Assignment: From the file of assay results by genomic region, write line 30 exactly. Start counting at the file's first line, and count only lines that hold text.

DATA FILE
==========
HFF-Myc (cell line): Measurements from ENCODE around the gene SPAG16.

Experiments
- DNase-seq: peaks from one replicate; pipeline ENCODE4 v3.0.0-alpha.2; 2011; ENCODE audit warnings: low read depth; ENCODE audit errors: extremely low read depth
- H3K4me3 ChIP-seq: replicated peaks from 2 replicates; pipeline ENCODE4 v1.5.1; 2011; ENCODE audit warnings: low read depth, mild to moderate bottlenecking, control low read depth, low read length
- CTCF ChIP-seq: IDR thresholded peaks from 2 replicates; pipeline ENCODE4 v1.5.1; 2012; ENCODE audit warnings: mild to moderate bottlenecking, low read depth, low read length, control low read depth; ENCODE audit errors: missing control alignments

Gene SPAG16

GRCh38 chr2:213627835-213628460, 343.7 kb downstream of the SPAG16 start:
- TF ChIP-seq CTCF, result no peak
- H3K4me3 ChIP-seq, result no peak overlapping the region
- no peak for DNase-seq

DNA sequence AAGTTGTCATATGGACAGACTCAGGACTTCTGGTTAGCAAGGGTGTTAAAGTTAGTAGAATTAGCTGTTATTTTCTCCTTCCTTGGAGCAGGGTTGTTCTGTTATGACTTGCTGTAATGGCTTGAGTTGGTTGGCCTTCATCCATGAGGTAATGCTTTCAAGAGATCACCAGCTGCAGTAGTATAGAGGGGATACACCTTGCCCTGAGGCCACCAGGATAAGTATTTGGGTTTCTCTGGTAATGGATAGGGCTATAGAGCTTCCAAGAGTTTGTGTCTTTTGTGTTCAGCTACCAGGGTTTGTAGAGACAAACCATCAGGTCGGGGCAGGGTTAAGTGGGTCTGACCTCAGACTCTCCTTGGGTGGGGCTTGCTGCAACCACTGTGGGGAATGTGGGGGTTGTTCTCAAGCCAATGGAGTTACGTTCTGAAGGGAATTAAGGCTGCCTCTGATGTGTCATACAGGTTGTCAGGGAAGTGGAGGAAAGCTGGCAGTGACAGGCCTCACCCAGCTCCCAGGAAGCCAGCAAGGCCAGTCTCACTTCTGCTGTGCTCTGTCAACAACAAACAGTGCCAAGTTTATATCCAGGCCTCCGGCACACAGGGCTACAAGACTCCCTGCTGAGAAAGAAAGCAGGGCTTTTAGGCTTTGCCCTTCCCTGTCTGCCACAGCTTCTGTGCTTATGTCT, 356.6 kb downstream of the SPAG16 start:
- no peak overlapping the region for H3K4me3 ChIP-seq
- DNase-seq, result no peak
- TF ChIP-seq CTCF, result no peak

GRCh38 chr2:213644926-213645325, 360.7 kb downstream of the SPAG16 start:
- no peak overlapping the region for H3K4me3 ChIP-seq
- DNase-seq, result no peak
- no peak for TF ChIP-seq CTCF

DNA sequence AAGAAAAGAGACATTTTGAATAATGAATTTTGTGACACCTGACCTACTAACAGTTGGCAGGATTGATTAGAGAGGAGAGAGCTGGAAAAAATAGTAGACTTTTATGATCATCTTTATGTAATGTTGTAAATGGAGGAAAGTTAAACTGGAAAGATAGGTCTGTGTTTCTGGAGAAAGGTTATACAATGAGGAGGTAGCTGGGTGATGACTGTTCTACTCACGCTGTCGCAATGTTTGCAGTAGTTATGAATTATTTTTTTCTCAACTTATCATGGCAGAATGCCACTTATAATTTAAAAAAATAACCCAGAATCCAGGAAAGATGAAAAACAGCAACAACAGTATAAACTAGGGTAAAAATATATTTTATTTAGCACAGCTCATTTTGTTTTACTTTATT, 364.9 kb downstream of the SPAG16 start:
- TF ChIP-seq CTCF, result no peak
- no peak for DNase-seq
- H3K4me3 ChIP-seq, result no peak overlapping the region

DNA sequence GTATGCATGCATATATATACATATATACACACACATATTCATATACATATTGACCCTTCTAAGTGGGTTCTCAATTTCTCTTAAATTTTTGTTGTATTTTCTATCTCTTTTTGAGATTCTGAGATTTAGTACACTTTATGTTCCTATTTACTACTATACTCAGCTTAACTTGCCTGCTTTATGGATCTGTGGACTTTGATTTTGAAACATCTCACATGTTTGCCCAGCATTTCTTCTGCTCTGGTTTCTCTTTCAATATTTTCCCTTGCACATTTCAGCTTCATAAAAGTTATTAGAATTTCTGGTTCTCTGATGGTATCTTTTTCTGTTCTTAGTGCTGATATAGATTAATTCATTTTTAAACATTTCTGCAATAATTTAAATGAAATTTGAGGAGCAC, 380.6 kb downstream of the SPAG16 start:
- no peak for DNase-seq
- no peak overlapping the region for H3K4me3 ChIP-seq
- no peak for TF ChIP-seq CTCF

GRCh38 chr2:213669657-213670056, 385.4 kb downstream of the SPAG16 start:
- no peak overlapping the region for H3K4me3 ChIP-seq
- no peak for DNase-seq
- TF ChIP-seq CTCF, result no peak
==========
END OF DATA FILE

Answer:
- TF ChIP-seq CTCF, result no peak